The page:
meet muxxxe, the third gender rapper from the streets of tijuana
The faceless artist makes thumping reggaeton, and has a reputation for performing live shows in the middle of the traffic jam at the Mexico-US border.
All photos by Aidan Sheldon.
On February 15, US President Donald Trump declared a national emergency to bypass Congress and free up billions for a border wall between the US and Mexico. The alleged national emergency? A migrant caravan of several thousand people that arrived at the border fleeing violence in Central America. i-D travelled to Tijuana in December 2018 to report on the situation first-hand. The result was i-D's latest documentary Tijuana: A Mexican Dream, which you can watch here.
Muxxxe performs live shows in night clubs and music venues, but deep down they prefer doing so on the streets. Out there amidst the pedestrians and chaos of downtown Tijuana, Mexico, they play armed with only a microphone, an amp – strapped to a trolley, blasting fierce rap beats – and their voice.
You can never predict what is going to happen. Some people stop, entranced by this faceless rapper dressed in shiny black leather with four outrageously long pigtails. Others just whip their phones out and smile. Occasionally, someone will become aggressive and start hurling insults. Muxxxe carries on. “The rush is intense,” they tell me. One time they performed in the middle of a traffic jam, right there on the highway, amidst honking horns and gas fumes.
“It is an anthem urging all of us queer beauties out there, to embrace who we are and who we decided to be.”
To perform alone on the streets of Tijuana at night as a third gender rapper is incredibly brave; this is a city with one of the highest murder rates in the world, one that continued to rise throughout 2018. But that’s the kind of artist Muxxxe is: a gutsy disrupter, someone willing to confront accepted realities and create something a little different.
The single, 'Chula', is a dark reggaeton track about every time someone made Muxxxe feel unwanted or unattractive because of how they’ve decided to live their life, and kinda sounds like if Die Antwoord and Major Lazer made a tune together. “It is an anthem,” says Muxxxe, “urging all of us queer beauties out there, to embrace who we are and who we decided to be.” Other songs are just straight up party tracks that make your knees quiver, like 'Yamamoto'. “That’s my Britney Spears in toxic fantasy,” says Muxxxe, “an homage to bad bitches and fashion.”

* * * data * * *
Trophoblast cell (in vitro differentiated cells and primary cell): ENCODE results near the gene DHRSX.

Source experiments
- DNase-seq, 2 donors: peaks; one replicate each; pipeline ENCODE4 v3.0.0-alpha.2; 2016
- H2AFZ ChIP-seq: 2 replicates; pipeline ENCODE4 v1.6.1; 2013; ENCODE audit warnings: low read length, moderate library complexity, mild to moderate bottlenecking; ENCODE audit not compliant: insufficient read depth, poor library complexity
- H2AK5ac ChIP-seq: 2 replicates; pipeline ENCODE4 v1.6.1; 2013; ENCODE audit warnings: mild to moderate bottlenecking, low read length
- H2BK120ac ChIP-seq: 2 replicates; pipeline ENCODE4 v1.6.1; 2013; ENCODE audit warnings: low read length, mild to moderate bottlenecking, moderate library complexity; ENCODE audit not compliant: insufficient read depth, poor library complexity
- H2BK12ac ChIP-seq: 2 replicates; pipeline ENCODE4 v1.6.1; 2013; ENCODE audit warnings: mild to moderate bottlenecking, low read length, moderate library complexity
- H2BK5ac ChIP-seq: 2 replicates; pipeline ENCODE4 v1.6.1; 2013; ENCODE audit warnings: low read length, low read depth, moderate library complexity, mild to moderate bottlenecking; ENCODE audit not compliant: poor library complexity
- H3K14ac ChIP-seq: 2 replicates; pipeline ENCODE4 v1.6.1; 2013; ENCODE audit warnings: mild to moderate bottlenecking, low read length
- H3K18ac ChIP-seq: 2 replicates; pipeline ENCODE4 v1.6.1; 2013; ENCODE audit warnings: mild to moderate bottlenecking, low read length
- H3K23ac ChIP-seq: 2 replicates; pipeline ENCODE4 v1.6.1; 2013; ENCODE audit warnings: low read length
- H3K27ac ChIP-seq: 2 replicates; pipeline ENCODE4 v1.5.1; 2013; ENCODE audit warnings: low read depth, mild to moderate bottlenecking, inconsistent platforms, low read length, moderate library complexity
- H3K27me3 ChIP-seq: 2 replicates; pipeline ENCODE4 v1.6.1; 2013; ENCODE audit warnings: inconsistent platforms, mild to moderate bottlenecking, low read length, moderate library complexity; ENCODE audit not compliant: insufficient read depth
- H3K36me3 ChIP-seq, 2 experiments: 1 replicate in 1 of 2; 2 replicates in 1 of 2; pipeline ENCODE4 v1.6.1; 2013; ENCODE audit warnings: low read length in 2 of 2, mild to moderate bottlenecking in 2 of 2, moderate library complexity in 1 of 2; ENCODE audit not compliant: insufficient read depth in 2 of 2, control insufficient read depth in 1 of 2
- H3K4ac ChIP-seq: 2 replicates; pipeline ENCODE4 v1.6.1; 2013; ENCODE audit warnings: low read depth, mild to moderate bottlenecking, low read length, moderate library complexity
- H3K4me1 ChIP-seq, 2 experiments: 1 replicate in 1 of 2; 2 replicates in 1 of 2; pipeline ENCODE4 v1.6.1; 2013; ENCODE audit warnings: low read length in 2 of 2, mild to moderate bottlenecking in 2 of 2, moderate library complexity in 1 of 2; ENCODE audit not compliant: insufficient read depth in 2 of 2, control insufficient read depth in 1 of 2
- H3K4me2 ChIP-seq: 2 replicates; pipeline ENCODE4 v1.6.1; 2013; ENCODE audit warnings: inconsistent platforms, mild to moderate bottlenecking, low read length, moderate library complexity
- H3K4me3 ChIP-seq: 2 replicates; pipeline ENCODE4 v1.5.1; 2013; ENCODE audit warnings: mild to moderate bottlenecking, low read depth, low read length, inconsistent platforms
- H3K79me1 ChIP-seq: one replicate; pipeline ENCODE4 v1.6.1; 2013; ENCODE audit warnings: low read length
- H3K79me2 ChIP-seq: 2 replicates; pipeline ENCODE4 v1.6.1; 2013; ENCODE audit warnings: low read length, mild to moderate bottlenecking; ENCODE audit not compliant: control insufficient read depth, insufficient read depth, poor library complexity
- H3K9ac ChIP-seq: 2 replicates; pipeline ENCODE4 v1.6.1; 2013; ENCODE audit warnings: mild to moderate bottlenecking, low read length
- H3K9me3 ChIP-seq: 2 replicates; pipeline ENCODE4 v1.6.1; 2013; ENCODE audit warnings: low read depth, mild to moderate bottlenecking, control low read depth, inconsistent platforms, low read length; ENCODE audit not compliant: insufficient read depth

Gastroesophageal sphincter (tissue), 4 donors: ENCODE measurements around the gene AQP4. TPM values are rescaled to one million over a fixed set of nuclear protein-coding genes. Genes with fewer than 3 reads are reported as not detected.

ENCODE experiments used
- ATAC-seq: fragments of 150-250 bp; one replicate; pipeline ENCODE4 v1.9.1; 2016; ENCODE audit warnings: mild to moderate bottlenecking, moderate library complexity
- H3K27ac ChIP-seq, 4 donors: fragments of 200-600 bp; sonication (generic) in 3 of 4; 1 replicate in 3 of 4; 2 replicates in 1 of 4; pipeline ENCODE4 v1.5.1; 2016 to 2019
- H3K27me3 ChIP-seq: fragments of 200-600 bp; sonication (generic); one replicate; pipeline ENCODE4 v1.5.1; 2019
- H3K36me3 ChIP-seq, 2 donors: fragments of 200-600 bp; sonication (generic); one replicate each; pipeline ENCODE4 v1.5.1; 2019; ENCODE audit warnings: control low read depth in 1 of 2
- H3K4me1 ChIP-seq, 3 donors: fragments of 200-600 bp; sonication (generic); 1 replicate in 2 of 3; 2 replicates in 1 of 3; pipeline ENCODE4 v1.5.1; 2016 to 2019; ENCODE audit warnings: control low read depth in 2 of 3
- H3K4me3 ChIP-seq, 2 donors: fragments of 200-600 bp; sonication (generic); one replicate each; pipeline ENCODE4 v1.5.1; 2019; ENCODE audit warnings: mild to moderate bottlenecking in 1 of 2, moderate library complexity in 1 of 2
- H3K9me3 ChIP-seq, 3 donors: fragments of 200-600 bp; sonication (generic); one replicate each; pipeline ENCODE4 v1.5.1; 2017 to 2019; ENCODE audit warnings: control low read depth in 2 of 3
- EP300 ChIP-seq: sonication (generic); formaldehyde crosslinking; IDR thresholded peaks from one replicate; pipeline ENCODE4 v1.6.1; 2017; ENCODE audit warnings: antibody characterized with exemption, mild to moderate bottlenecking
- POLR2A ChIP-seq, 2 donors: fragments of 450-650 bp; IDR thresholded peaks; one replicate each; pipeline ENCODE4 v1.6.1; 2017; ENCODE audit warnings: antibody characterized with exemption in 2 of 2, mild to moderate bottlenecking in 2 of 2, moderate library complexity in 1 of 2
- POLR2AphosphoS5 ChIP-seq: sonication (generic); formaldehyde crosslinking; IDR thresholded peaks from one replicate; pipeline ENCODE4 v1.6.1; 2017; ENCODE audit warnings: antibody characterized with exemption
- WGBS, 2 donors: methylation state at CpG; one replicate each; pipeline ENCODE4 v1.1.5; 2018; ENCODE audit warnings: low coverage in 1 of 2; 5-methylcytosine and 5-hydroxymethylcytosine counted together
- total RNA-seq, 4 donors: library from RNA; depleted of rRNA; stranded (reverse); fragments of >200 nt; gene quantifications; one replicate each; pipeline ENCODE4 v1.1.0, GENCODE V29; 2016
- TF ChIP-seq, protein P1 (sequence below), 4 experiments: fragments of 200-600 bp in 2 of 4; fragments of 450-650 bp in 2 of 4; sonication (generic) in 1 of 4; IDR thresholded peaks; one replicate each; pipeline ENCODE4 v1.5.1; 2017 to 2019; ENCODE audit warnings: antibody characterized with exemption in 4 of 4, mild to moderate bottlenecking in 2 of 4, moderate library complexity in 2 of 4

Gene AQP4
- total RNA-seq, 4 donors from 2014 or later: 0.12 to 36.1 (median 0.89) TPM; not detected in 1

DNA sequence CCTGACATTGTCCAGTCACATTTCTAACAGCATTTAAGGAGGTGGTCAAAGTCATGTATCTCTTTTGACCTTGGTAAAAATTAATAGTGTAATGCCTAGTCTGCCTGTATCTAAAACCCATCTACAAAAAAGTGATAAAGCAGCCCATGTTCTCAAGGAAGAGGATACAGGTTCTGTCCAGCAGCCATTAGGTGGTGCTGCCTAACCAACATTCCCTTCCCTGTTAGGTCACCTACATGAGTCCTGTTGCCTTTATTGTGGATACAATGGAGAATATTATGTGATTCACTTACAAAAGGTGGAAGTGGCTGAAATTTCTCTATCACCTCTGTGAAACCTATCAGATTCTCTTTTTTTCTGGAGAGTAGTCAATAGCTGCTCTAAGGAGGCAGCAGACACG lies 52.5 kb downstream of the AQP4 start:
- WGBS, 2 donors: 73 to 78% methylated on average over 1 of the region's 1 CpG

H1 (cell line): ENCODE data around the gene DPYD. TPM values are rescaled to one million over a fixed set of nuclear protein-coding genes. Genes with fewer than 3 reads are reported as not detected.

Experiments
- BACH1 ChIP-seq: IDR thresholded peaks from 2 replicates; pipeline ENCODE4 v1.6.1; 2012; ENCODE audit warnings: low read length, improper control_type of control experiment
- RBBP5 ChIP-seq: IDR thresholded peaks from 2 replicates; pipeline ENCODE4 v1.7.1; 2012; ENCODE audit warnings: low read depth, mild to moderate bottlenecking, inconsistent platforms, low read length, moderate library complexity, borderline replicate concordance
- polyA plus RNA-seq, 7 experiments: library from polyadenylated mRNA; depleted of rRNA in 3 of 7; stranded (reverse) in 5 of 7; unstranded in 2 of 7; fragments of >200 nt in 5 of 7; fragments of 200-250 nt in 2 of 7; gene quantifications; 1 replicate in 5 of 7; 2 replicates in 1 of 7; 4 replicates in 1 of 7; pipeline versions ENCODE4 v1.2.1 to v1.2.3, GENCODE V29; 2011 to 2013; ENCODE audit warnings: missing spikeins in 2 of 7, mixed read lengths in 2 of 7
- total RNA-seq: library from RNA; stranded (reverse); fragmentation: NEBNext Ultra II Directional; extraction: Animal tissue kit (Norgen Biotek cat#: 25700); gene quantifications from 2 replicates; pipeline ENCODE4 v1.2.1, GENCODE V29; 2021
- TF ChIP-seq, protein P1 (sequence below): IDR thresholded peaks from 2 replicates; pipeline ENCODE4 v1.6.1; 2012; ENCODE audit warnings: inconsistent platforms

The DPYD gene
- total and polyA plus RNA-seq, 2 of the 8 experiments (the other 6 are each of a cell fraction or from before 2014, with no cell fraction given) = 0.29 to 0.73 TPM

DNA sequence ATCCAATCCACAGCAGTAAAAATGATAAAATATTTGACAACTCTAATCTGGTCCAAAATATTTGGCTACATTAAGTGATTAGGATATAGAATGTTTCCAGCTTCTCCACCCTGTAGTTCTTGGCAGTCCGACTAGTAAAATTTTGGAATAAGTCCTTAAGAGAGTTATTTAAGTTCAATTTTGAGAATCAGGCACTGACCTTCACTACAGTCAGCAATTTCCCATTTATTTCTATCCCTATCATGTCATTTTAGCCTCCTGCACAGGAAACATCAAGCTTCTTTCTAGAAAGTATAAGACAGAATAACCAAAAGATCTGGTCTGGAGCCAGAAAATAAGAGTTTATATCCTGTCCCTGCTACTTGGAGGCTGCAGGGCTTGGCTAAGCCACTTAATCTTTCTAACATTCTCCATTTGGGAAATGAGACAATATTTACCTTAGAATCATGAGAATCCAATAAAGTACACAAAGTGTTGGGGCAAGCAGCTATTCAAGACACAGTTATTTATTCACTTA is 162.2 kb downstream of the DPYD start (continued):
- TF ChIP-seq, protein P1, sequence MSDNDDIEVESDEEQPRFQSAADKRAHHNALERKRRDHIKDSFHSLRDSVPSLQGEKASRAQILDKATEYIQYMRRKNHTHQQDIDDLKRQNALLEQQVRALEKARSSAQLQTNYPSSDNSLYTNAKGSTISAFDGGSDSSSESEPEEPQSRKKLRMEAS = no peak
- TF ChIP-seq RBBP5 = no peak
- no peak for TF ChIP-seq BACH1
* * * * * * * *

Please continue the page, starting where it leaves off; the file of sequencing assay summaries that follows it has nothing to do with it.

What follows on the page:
The name ‘Muxxxe’ is inspired by the fact that they identify as a third gender. “When I was a kid,” they explain, “I randomly saw a documentary on National Geographic, and they were talking about muxe culture.” The term muxe is used in Zapotec cultures of Oaxaca (southern Mexico) to describe individuals who are assigned male at birth but have chosen to dress and behave in ways associated with the female gender. Some muxe marry women and have children, while others choose men as sexual or romantic partners. Transphobia is rare in Zapotec culture, and muxe have faced far less hostility in Oaxaca than LGBT individuals would in other parts of the country. It is a celebrated facet of Zapotec history.
“I had already been questioning myself at a very young age – about gender, identity and sexuality,” says Muxxxe, “and when I saw that film it started to make sense, I started connecting the dots. I think the fact that it was something happening inside my home country too, and the whole concept of the third gender... They were the things that really stuck in my mind for all of these years because I could relate to that.”
When I ask if the violent reputation of their hometown of Tijuana is something that worries them, Muxxxe dismisses my question: “I’m used to it,” they say, “shit happens everywhere all the time. I think the media always add so much more than what is really happening.” To anyone who has never been to Tijuana, Muxxxe says come on over and have your own experience. “Have you ever found yourself in danger?” I say. “Never,” says Muxxxe.
"Not having a face allows me to be whoever and whatever I want."
In fact, in the last few years, Tijuana’s queer scene has blossomed across the city. Muxxxe is part of La Sagrada Familia, a collective of dissident artists who express themselves through the intersection of party and art-action. Through performances, club nights and art in unconventional spaces, they are creating a culture that reflects the diverse ambiguity of Tijuana. “We have started ‘the new wave’ of queer performers in the city,” Muxxxe says.
For now, Muxxxe is finishing off their debut EP, planning a tour and promises a year of “rad collaborations.” When I ask what the live shows are like, they say, “come see me next time.”
“One last question,” I say, “what made you choose to cover your face?”
“I think that when we see people's faces, we automatically start recognising male or female features,” says Muxxxe, “and that can affect the way we perceive and relate to them. As a third gender, it is important to be as neutral as possible. Especially in this particular time we live in, where everyone is obsessed with beauty. Not just ‘mainstream’ beauty standards; there’s also an obsession with ‘the underground’, where everyone looks exactly the same, everybody wants to identify as something, especially through social media. Not having a face and not being recognised as something allows me to be whatever I want.”
If you would like to help or find out more about the crisis in Tijuana please visit: www.borderangels.org